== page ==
Women's World Cup exit a wake-up call for Brazil, says coach

Brazil coach Vadao has warned that the lack of attention paid to the women’s game could cost them an Olympic gold as his team lead by superstar Marta suffered yet another World Cup upset.

As their men shrugged off the absence of suspended captain Neymar to reach the Copa America quarter-finals, women’s skipper Marta and her teammates were packing their bags in Canada.

Marta, 29, claimed a record 15th World Cup goal but the former five-time world player of the year returns home without the ultimate accolade.

A second-half goal from Kyah Simon in wet and windy Moncton was enough to end Brazil’s campaign and send Australia through to the quarter-finals 1-0.

“We asked the Brazilian football federation if we could have a permanent team so we can practice more,” explained Vadao.

“In Brazil the (women’s) championship does not offer the right conditions or give us the opportunity to test our athletes and this was proven here.”

Brazil are two-time Olympic silver medallists with dreams of winning gold at home in 2016.

But Vadao warned: “We have the Olympics coming up in Brazil. We need obviously to concern ourselves a bit more.”

Brazil’s long wait for World Cup glory stretches back to their 1991 debut opening round exit in China.

Third place at USA 1999 appeared to suggest a title was coming within reach but the 2007 final heartache meant it was back to the drawing board and in 2011 they went home at the quarter-final stage.

The 2015 tournament has a last-16 round for the first time as it has been expanded to 24 teams.

Brazil changed its approach under Vadao who took over in April last year to prepare for this World Cup, implementing a residential programme since February.

But Marta did not join up with the group until before the tournament.

The South Americans had nevertheless gotten off to a flying start in Canada when Marta overtook Germany’s Birgit Prinz as the holder of the most World Cup goals with 37-year-old Formiga becaming the oldest scorer in the tournament’s history.

They won all their group matches without conceding a goal, albeit against lower ranked opposition — Spain, Costa Rica and South Korea.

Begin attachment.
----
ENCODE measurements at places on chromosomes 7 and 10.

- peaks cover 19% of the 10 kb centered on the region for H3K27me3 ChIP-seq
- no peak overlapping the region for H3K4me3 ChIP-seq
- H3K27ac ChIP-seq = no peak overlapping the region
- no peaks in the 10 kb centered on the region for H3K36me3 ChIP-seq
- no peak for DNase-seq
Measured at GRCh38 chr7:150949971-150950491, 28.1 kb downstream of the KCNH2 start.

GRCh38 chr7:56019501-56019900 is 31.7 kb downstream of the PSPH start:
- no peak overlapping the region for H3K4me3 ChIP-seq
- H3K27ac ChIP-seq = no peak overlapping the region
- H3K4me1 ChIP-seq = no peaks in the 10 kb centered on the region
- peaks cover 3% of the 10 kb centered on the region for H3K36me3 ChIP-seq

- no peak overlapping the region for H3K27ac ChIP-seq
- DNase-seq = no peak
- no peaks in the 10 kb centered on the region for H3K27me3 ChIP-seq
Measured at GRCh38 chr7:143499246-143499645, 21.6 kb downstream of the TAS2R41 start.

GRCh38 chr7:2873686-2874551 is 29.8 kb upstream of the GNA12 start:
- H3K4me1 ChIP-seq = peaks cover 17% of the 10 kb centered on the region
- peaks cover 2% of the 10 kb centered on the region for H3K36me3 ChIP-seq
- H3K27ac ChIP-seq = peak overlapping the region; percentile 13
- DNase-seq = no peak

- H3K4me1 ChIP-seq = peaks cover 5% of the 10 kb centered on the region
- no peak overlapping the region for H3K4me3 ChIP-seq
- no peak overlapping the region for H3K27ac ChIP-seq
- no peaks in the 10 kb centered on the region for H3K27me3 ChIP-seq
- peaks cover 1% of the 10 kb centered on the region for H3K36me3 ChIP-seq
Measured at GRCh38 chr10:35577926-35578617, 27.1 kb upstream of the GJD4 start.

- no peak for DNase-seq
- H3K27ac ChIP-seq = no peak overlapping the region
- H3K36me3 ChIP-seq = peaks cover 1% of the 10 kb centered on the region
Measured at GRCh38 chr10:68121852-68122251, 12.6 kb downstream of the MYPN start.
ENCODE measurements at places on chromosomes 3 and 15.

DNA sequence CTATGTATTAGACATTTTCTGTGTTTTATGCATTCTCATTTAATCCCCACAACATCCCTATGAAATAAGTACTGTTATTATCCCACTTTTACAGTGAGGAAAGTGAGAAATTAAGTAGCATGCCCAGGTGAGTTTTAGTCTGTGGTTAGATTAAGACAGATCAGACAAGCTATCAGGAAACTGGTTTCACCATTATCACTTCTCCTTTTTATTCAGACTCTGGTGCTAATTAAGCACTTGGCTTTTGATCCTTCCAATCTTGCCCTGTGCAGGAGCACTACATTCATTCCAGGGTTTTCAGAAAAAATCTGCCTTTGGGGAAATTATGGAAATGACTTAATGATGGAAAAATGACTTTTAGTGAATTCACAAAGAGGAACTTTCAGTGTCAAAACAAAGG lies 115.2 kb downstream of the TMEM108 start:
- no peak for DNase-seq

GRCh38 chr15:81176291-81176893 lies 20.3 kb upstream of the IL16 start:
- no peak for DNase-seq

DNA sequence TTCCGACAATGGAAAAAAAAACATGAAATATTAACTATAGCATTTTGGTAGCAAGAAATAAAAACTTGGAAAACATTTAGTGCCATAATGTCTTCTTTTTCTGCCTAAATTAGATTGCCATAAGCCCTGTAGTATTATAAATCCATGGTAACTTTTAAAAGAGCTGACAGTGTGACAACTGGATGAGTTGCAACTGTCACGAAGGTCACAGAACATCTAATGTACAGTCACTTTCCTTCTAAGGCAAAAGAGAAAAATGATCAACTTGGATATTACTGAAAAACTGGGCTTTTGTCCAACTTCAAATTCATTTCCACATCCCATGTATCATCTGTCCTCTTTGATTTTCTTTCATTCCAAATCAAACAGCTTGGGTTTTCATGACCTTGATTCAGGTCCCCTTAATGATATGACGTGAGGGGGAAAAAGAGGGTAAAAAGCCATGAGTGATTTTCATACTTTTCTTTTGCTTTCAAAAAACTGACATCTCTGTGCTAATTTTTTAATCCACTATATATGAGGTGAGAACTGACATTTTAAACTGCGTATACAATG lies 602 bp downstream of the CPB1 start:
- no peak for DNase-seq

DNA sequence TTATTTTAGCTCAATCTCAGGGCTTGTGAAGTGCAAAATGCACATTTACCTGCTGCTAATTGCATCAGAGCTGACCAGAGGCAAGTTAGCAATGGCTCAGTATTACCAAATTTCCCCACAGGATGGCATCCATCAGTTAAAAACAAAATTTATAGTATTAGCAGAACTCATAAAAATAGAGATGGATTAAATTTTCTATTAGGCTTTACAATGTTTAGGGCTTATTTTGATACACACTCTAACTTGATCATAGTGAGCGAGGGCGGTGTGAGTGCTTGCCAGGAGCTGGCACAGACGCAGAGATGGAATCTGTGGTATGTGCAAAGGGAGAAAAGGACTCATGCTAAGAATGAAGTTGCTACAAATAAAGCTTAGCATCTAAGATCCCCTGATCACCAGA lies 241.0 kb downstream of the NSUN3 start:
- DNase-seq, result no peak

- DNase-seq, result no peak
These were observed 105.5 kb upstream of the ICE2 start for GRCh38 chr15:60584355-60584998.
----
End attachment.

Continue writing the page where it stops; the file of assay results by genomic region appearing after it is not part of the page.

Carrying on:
Simon’s goal was the only one conceded.

“Even now in defeat we are convinced we have the best attitude, physically we are one of the best teams,” said Vadao.

– Marta’s tears –

Now 29, Marta, dubbed by Pele himself as “Pele in skirts”, looks set to finish her career without a world title.

Named the world’s top footballer between 2006 and 2010, she has scored 92 goals in 95 internationals over her 13-year career.

But her constant struggle to survive in the sport she loves saw her break down in tears in a recent Brazilian television documentary.

Marta has regularly called for more recognition for the women’s game in Brazil.

Of FIFA’s $100 million Legacy Fund from last year’s World Cup, the women’s game will receive $15 million.

Now based in Sweden, she is just one of a handful of players on the Brazilian team who play abroad — defender Poliana and striker Rosana at Houston Dash; defender Rafaelle at FC Kansas City and striker Beatriz at South Korean club Hyundai Steel Red Angels.

“Marta only had the end of preparation. We have players who are technically good but we need to train in a more efficient manner,” the coach said.

“Brazilian football needs to prepare better just like other countries do.

“Tactically we’re good, the only thing that went wrong was that we didn’t score a goal (against Australia).”

Despite defeat praised his players, in particular the performance of veteran Formiga.

“Formiga is still one of the great examples of Brazilian football and she will go with us to the next Olympics.”


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